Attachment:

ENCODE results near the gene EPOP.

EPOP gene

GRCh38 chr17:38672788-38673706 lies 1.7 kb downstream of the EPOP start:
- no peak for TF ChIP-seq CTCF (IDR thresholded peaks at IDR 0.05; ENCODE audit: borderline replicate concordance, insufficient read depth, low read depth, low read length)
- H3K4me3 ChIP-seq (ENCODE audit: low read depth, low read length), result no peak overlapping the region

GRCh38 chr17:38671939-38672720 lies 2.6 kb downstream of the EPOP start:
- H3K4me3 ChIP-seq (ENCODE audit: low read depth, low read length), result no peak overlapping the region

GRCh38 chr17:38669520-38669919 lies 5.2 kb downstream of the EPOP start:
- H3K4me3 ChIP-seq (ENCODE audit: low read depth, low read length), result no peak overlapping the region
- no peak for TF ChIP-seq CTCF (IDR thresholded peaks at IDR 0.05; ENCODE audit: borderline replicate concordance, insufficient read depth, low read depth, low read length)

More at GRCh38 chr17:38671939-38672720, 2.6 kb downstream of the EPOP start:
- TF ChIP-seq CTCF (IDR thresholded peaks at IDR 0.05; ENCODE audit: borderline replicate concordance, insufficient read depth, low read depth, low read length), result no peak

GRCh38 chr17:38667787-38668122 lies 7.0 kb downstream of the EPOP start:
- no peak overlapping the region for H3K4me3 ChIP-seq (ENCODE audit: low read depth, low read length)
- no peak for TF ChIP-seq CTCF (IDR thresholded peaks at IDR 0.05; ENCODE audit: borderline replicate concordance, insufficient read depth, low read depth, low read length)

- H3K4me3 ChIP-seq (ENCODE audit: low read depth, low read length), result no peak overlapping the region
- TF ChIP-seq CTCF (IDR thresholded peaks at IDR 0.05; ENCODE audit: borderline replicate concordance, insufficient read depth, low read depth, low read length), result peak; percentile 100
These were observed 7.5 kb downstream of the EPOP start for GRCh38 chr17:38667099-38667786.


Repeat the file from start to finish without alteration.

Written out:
ENCODE results near the gene EPOP.

EPOP gene

GRCh38 chr17:38672788-38673706 lies 1.7 kb downstream of the EPOP start:
- no peak for TF ChIP-seq CTCF (IDR thresholded peaks at IDR 0.05; ENCODE audit: borderline replicate concordance, insufficient read depth, low read depth, low read length)
- H3K4me3 ChIP-seq (ENCODE audit: low read depth, low read length), result no peak overlapping the region

GRCh38 chr17:38671939-38672720 lies 2.6 kb downstream of the EPOP start:
- H3K4me3 ChIP-seq (ENCODE audit: low read depth, low read length), result no peak overlapping the region

GRCh38 chr17:38669520-38669919 lies 5.2 kb downstream of the EPOP start:
- H3K4me3 ChIP-seq (ENCODE audit: low read depth, low read length), result no peak overlapping the region
- no peak for TF ChIP-seq CTCF (IDR thresholded peaks at IDR 0.05; ENCODE audit: borderline replicate concordance, insufficient read depth, low read depth, low read length)

More at GRCh38 chr17:38671939-38672720, 2.6 kb downstream of the EPOP start:
- TF ChIP-seq CTCF (IDR thresholded peaks at IDR 0.05; ENCODE audit: borderline replicate concordance, insufficient read depth, low read depth, low read length), result no peak

GRCh38 chr17:38667787-38668122 lies 7.0 kb downstream of the EPOP start:
- no peak overlapping the region for H3K4me3 ChIP-seq (ENCODE audit: low read depth, low read length)
- no peak for TF ChIP-seq CTCF (IDR thresholded peaks at IDR 0.05; ENCODE audit: borderline replicate concordance, insufficient read depth, low read depth, low read length)

- H3K4me3 ChIP-seq (ENCODE audit: low read depth, low read length), result no peak overlapping the region
- TF ChIP-seq CTCF (IDR thresholded peaks at IDR 0.05; ENCODE audit: borderline replicate concordance, insufficient read depth, low read depth, low read length), result peak; percentile 100
These were observed 7.5 kb downstream of the EPOP start for GRCh38 chr17:38667099-38667786.